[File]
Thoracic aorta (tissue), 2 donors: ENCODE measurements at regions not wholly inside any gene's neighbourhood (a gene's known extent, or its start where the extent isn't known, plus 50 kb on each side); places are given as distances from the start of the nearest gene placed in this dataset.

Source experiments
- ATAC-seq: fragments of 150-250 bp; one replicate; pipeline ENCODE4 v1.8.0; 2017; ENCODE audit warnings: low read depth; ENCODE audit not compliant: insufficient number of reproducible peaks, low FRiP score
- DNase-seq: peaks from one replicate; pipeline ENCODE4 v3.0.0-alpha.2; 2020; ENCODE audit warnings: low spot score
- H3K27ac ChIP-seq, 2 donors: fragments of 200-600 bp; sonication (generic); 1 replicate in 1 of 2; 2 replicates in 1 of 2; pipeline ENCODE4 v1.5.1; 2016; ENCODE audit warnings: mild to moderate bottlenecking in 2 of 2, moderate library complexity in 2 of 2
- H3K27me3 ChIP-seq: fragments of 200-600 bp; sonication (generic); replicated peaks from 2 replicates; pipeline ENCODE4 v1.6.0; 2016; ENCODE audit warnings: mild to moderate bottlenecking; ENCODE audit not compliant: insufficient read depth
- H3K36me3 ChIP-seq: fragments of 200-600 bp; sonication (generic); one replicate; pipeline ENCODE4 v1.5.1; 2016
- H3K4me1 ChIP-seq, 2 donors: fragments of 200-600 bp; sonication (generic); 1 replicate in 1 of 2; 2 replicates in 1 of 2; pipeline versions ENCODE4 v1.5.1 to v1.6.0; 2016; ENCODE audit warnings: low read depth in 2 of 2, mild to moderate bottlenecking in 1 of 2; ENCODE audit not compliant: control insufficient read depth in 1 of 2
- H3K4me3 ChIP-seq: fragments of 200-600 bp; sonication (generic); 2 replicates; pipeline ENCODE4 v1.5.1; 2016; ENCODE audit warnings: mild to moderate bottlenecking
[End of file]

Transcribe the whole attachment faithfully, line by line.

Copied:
Thoracic aorta (tissue), 2 donors: ENCODE measurements at regions not wholly inside any gene's neighbourhood (a gene's known extent, or its start where the extent isn't known, plus 50 kb on each side); places are given as distances from the start of the nearest gene placed in this dataset.

Source experiments
- ATAC-seq: fragments of 150-250 bp; one replicate; pipeline ENCODE4 v1.8.0; 2017; ENCODE audit warnings: low read depth; ENCODE audit not compliant: insufficient number of reproducible peaks, low FRiP score
- DNase-seq: peaks from one replicate; pipeline ENCODE4 v3.0.0-alpha.2; 2020; ENCODE audit warnings: low spot score
- H3K27ac ChIP-seq, 2 donors: fragments of 200-600 bp; sonication (generic); 1 replicate in 1 of 2; 2 replicates in 1 of 2; pipeline ENCODE4 v1.5.1; 2016; ENCODE audit warnings: mild to moderate bottlenecking in 2 of 2, moderate library complexity in 2 of 2
- H3K27me3 ChIP-seq: fragments of 200-600 bp; sonication (generic); replicated peaks from 2 replicates; pipeline ENCODE4 v1.6.0; 2016; ENCODE audit warnings: mild to moderate bottlenecking; ENCODE audit not compliant: insufficient read depth
- H3K36me3 ChIP-seq: fragments of 200-600 bp; sonication (generic); one replicate; pipeline ENCODE4 v1.5.1; 2016
- H3K4me1 ChIP-seq, 2 donors: fragments of 200-600 bp; sonication (generic); 1 replicate in 1 of 2; 2 replicates in 1 of 2; pipeline versions ENCODE4 v1.5.1 to v1.6.0; 2016; ENCODE audit warnings: low read depth in 2 of 2, mild to moderate bottlenecking in 1 of 2; ENCODE audit not compliant: control insufficient read depth in 1 of 2
- H3K4me3 ChIP-seq: fragments of 200-600 bp; sonication (generic); 2 replicates; pipeline ENCODE4 v1.5.1; 2016; ENCODE audit warnings: mild to moderate bottlenecking